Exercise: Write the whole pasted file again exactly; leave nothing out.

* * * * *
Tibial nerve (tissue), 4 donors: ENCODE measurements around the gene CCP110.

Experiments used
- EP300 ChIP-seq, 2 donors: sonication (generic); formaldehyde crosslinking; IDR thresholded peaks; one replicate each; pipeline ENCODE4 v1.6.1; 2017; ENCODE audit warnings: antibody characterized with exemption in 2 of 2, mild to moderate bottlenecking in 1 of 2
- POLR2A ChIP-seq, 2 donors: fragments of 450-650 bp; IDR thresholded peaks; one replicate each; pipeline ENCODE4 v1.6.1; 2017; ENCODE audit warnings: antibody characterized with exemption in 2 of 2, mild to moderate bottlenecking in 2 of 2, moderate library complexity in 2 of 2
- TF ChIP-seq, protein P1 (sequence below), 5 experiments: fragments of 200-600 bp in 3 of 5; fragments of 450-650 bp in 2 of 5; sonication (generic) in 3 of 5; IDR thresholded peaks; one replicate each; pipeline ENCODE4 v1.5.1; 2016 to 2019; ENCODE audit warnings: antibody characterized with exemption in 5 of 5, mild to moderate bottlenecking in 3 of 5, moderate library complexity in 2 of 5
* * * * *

Tibial nerve (tissue), 4 donors: ENCODE measurements around the gene CCP110.

Experiments used
- EP300 ChIP-seq, 2 donors: sonication (generic); formaldehyde crosslinking; IDR thresholded peaks; one replicate each; pipeline ENCODE4 v1.6.1; 2017; ENCODE audit warnings: antibody characterized with exemption in 2 of 2, mild to moderate bottlenecking in 1 of 2
- POLR2A ChIP-seq, 2 donors: fragments of 450-650 bp; IDR thresholded peaks; one replicate each; pipeline ENCODE4 v1.6.1; 2017; ENCODE audit warnings: antibody characterized with exemption in 2 of 2, mild to moderate bottlenecking in 2 of 2, moderate library complexity in 2 of 2
- TF ChIP-seq, protein P1 (sequence below), 5 experiments: fragments of 200-600 bp in 3 of 5; fragments of 450-650 bp in 2 of 5; sonication (generic) in 3 of 5; IDR thresholded peaks; one replicate each; pipeline ENCODE4 v1.5.1; 2016 to 2019; ENCODE audit warnings: antibody characterized with exemption in 5 of 5, mild to moderate bottlenecking in 3 of 5, moderate library complexity in 2 of 5